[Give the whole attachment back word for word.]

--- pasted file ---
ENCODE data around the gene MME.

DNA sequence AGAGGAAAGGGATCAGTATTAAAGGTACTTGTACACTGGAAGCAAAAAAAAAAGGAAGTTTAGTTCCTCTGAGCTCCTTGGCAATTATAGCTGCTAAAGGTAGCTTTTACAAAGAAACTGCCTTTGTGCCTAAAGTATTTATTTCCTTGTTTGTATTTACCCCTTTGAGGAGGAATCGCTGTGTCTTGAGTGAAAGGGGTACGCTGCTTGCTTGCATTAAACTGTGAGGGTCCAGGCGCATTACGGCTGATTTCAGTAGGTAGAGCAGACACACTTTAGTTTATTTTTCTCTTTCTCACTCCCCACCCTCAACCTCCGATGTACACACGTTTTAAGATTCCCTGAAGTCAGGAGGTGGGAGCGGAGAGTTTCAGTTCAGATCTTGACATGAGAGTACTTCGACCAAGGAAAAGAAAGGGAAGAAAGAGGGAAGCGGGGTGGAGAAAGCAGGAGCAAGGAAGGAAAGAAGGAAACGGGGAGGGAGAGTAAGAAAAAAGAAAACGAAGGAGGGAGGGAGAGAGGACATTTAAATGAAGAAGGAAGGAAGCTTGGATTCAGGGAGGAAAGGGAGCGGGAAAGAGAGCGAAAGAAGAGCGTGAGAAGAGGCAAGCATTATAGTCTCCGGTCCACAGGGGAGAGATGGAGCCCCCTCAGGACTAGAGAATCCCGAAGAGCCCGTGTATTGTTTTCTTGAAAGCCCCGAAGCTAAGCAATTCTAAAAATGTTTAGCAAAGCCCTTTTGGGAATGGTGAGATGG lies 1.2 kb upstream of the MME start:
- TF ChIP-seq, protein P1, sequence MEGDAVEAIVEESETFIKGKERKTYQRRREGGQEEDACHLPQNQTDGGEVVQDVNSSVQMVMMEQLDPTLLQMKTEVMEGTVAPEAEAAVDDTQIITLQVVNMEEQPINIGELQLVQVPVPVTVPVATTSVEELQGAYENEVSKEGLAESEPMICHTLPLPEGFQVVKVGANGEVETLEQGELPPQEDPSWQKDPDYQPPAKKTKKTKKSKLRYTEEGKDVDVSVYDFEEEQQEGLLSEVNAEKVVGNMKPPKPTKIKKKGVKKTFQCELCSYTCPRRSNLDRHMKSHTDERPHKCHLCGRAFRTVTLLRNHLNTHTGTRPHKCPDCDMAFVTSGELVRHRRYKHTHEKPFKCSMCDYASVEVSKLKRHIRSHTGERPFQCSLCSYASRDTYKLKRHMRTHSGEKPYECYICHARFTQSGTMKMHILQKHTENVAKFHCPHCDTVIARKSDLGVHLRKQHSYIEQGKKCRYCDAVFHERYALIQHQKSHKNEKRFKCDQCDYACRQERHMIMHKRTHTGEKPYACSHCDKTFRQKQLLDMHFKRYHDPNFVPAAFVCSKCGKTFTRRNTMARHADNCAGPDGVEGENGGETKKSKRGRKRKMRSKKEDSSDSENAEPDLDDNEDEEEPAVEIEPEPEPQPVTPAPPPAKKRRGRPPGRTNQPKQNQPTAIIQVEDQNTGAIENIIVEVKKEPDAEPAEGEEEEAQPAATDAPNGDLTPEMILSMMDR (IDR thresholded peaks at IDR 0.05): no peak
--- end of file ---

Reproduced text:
ENCODE data around the gene MME.

DNA sequence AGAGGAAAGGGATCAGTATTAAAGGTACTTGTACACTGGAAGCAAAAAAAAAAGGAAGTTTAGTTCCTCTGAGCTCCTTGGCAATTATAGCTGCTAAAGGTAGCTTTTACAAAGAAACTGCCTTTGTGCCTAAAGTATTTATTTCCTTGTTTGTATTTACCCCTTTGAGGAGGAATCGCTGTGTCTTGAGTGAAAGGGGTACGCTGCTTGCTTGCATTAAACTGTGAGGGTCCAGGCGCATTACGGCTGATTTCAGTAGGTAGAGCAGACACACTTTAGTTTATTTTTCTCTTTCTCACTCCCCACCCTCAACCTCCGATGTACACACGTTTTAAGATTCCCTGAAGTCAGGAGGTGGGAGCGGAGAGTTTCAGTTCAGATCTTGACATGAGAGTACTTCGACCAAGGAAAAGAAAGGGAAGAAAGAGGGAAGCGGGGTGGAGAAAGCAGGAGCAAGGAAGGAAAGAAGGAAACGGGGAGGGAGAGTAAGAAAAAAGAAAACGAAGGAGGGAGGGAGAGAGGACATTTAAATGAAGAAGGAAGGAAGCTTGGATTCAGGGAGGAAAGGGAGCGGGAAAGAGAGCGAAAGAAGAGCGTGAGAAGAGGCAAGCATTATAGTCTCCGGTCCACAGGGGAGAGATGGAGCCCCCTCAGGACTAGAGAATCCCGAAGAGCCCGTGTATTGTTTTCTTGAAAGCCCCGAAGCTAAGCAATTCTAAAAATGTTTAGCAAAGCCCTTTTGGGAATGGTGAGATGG lies 1.2 kb upstream of the MME start:
- TF ChIP-seq, protein P1, sequence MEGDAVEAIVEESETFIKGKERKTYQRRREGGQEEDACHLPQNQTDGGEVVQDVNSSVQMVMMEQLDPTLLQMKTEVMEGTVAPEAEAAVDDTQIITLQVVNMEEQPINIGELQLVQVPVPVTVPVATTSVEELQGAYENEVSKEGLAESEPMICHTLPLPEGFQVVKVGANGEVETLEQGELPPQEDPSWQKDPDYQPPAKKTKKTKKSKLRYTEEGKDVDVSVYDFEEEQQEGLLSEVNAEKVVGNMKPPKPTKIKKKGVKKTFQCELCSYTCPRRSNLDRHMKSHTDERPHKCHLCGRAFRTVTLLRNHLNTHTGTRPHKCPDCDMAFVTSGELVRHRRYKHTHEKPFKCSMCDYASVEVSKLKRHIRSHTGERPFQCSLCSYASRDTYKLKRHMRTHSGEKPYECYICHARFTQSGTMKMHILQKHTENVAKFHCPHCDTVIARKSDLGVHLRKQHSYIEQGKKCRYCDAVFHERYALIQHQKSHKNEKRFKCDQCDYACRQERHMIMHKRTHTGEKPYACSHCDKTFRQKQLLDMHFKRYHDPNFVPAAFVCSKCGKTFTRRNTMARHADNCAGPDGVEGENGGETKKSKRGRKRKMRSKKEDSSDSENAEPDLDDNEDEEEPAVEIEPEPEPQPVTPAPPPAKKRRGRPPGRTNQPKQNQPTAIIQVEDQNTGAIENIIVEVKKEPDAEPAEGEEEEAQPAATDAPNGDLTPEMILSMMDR (IDR thresholded peaks at IDR 0.05): no peak